UK brains under threat?

Oct 26, 2011

The British appetite for zombies is becoming a growing trend. From computer games and films to organised zombie walks though Britain's cities, the proliferation of zombies seems to be everywhere. Yet, this high interest in zombies enables researchers to link zombie-like behaviours to current models of public attitudes and actions.

Researcher Dr Nick Pearce will present findings from his new study of Britain's zombie phenomenon at an event organised as part of the Economic and Social Research Council's (ESRC) Festival of Social Science 2011. The event will be an interactive talk on the metaphor of the zombie in everyday life, followed by a screening of the first ever zombie film, White Zombie (1932).

"Zombies are very now," Dr Pearce points out, "but what's really interesting and potentially worrying is how far today's zombies - whether on TV, films or computer games have departed from the original concept."

Early zombies, as first portrayed in the White Zombie film, were the demoralised, undead slaves of voodoo priests. "Crucially, the end of that film and others of its time, spoke of hope and featured the overthrow of the controlling voodoo master by his 'zombie' slaves," Dr Pearce explains. From the late 1960s the nature of zombies changed and they were portrayed as hordes of brain-consuming monsters with no voodoo context and no controlling master."

"With no voodoo master, today's zombies have no clear controller to turn against and free themselves from," Dr Pearce argues. "That means there are no effective plans for resistance and no hope for the future. Zombies may well be popular today because they speak to a similar feeling of shared by many members of our society."

"The key question," he continues, "is why, like today's portrayal of zombies, are we unwilling to take a stand against the powers-that-be and are overwhelmed by a lack of political interest. It seems the time is right to reclaim the original zombie concept of a controlling sorcerer but one that can successfully be resisted. Today's zombie phenomenon is a really good opportunity to get people thinking about who may be wishing to control our brains and what resources we have to resist."

But what do we feel powerless against? Among the many possibilities, researchers suggest private ownership is a high profile offender. Clearly it's in the interests of competition to encourage mindless consumerism. "In the past, zombies wandered around consuming brains, but today's zombies are encouraged to wander around consuming the latest, heavily advertised, branded goods," Dr Pearce explains. And for those with power, it's clearly useful to them to have a 'zombified' society that does not challenge their decision-making under any circumstances.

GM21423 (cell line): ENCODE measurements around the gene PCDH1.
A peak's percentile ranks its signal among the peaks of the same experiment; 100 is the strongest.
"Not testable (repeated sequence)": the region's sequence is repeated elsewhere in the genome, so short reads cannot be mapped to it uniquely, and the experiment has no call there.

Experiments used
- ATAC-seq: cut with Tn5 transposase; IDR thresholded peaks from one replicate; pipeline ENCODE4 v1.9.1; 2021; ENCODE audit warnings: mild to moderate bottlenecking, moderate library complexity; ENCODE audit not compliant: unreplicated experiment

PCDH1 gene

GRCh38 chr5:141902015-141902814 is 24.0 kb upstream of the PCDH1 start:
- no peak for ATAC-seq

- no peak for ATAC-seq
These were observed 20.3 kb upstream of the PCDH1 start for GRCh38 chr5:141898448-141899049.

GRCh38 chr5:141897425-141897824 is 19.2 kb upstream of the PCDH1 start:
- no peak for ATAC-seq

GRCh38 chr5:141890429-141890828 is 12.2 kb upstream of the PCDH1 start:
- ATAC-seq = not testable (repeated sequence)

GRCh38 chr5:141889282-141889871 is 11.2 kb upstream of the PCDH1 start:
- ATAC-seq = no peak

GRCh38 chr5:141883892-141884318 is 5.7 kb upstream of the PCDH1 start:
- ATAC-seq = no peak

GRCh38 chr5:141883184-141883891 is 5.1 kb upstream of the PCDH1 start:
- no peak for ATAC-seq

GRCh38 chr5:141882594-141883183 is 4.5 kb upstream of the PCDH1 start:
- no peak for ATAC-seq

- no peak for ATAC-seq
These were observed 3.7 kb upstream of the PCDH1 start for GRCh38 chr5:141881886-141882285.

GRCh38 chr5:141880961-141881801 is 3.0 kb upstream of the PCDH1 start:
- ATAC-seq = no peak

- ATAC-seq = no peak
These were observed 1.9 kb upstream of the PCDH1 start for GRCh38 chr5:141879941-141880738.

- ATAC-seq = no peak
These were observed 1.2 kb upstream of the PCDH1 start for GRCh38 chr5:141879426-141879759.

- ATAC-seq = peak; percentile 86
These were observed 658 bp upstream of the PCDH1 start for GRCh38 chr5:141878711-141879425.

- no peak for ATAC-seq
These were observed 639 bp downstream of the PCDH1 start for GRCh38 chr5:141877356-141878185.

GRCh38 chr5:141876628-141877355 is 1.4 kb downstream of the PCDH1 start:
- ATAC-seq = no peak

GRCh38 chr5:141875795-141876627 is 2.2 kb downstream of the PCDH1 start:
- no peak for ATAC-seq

Explore further: No silver bullet: Study identifies risk factors of youth charged with murder

add to favorites email to friend print save as pdf

Related Stories

Aussies to monitor Net for zombies

Nov 07, 2005

The Australian government has launched a trial program to ferret out "zombie" computers that have been hijacked to send out spam or viruses.

CDC's 'zombie apocalypse' advice an Internet hit

May 20, 2011

(AP) -- "Zombie apocalypse." That blog posting headline is all it took for a behind-the-scenes public health doctor to set off an Internet frenzy over tired old advice about keeping water and flashlights ...

Internet under attack by zombie computers

Jan 08, 2007

Computer code writers in Europe are the chief suspects in the creation of programs that turn other computers into zombie-like slaves for Internet crimes.

Stubbs The Zombie

Dec 22, 2005

In the midst of a futuristic city, a rotting, green-skinned zombie in a fedora hat and ruined suit shambles across the landscape. Spotting a lone citizen, he quietly creeps up, grabs his prey and begins to chew through the ...

Vampires and Zombies: No mere pop culture trend

Aug 06, 2009

(PhysOrg.com) -- Vampires and zombies, both of which became a popular phenomenon in Victorian Britain, are all the rage. Temple English Professor Peter Logan believes this is no mere pop culture trend, but ...

Recommended for you

World population likely to peak by 2070

6 hours ago

World population will likely peak at around 9.4 billion around 2070 and then decline to around 9 billion by 2100, according to new population projections from IIASA researchers, published in a new book, World Population and ...

Bullying in schools is still prevalent, national report says

7 hours ago

Despite a dramatic increase in public awareness and anti-bullying legislation nationwide, the prevalence of bullying is still one of the most pressing issues facing our nation's youth, according to a report by researchers ...

Study examines effects of credentialing, personalization

10 hours ago

Chris Gamrat, a doctoral student in learning, design and technology, recently had his study—completed alongside Heather Zimmerman, associate professor of education; Jaclyn Dudek, a doctoral student studying learning, design ...

Data indicate there is no immigration crisis

Oct 22, 2014

Is there an "immigration crisis" on the U.S.-Mexico border? Not according to an examination of historical immigration data, according to a new paper from Rice University's Baker Institute for Public Policy.

User comments : 0